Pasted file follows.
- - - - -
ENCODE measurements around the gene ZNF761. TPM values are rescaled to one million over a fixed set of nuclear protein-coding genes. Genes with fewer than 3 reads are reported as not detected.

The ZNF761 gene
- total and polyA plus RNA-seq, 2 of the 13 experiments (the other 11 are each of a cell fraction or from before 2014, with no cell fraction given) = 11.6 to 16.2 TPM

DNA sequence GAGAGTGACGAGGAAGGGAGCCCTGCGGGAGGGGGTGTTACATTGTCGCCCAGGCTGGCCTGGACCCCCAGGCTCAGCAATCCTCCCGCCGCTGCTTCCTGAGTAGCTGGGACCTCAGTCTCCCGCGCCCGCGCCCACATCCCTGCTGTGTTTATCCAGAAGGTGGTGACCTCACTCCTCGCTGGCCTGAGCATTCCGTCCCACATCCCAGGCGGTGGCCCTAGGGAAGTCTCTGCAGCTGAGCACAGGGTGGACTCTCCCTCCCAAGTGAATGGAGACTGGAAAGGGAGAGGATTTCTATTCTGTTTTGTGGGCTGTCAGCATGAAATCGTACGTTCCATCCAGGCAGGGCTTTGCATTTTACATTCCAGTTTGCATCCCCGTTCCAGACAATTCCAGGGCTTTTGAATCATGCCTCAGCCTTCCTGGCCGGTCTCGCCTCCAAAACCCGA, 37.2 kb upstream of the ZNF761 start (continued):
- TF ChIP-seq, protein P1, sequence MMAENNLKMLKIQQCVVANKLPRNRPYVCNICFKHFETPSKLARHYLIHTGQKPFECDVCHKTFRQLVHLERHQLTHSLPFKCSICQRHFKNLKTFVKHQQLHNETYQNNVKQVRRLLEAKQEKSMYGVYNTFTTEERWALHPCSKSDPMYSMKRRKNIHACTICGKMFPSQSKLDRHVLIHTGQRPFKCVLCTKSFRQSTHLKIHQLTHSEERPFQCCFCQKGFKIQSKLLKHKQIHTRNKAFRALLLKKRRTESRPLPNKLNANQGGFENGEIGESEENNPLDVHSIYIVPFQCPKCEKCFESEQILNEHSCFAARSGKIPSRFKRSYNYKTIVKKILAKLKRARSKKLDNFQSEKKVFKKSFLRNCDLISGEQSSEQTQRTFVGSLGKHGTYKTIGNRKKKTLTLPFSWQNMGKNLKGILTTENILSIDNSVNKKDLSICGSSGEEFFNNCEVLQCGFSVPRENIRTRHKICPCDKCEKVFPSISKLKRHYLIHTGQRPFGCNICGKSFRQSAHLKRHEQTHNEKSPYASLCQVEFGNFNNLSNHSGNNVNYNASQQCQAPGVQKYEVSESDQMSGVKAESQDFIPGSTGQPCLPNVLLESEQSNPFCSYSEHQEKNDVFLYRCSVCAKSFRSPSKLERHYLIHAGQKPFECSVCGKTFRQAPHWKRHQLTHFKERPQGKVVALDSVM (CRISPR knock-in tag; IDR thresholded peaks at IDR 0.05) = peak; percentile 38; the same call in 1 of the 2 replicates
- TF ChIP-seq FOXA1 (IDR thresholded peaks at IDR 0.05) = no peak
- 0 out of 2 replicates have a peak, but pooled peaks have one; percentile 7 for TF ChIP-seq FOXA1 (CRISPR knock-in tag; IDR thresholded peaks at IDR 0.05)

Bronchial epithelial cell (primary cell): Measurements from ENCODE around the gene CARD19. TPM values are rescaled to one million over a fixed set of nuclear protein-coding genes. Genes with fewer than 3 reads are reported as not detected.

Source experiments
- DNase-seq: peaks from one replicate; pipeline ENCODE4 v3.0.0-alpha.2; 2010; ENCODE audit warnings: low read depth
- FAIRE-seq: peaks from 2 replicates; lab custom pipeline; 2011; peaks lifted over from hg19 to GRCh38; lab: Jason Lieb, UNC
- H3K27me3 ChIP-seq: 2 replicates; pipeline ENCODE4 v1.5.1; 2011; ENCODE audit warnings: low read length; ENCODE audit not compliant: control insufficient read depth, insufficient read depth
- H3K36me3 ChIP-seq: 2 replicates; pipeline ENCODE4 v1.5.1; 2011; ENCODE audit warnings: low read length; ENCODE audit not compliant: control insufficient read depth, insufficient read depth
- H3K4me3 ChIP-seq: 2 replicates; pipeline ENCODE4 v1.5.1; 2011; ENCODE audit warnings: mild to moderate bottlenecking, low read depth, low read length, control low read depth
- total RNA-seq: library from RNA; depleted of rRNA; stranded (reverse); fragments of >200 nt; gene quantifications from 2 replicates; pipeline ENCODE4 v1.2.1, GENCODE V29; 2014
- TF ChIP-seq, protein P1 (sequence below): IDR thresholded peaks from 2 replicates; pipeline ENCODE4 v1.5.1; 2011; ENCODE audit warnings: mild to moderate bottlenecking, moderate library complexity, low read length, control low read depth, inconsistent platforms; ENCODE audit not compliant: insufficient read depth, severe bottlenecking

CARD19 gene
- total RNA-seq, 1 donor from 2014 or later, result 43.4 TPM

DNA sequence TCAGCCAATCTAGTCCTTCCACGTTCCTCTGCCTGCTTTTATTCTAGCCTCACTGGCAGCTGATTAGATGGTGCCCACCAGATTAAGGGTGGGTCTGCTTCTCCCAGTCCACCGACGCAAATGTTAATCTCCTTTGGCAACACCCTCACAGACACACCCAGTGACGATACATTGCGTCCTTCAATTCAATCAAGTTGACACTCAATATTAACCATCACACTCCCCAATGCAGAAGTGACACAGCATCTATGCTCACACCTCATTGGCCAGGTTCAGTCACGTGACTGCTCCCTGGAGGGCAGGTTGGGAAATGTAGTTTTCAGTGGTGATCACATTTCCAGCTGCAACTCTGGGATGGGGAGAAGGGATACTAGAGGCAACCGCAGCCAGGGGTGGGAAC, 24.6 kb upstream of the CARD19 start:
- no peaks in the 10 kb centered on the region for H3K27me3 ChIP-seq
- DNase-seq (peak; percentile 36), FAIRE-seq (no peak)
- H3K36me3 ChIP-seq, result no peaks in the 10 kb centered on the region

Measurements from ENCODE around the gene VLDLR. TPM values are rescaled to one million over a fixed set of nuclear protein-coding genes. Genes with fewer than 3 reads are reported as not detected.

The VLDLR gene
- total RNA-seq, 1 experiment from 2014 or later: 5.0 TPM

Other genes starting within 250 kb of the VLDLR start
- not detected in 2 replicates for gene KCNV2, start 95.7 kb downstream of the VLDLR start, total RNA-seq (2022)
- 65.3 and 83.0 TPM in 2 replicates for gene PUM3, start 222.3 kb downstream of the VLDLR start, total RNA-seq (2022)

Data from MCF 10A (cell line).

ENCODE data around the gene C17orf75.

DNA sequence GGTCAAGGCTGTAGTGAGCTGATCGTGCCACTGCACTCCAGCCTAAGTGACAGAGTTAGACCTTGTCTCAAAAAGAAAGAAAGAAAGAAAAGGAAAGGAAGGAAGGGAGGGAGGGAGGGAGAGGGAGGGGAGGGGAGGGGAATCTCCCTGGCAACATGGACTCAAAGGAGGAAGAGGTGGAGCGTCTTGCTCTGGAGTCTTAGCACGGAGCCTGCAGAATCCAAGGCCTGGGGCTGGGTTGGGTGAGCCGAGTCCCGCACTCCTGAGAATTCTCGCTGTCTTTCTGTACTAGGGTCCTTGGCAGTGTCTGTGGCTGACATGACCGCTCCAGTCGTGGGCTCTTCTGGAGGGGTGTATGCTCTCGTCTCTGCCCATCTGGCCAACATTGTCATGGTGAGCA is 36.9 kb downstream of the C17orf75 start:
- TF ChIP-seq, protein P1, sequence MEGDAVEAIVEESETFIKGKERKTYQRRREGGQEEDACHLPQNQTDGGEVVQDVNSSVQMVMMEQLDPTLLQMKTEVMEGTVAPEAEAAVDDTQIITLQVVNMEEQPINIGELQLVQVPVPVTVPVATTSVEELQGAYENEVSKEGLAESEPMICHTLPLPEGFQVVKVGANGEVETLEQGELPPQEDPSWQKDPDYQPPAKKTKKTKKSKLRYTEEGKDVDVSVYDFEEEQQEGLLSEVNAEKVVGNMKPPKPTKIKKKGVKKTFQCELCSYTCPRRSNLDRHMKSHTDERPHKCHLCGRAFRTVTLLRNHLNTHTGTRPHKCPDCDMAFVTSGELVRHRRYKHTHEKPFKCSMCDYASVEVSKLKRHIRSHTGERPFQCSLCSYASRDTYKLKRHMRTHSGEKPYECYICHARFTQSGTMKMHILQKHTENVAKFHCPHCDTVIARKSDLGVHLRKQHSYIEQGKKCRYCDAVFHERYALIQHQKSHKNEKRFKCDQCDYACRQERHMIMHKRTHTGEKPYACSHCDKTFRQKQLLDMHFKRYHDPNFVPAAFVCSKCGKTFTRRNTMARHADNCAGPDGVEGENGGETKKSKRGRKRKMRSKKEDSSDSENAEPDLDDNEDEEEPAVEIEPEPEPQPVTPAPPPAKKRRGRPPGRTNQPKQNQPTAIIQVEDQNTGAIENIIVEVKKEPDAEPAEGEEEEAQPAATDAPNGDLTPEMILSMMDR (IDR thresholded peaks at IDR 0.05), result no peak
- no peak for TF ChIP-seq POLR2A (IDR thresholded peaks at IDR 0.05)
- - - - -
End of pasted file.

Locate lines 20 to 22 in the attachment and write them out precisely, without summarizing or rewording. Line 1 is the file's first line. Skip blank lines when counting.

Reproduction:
- no peaks in the 10 kb centered on the region for H3K27me3 ChIP-seq
- DNase-seq (peak; percentile 36), FAIRE-seq (no peak)
- H3K36me3 ChIP-seq, result no peaks in the 10 kb centered on the region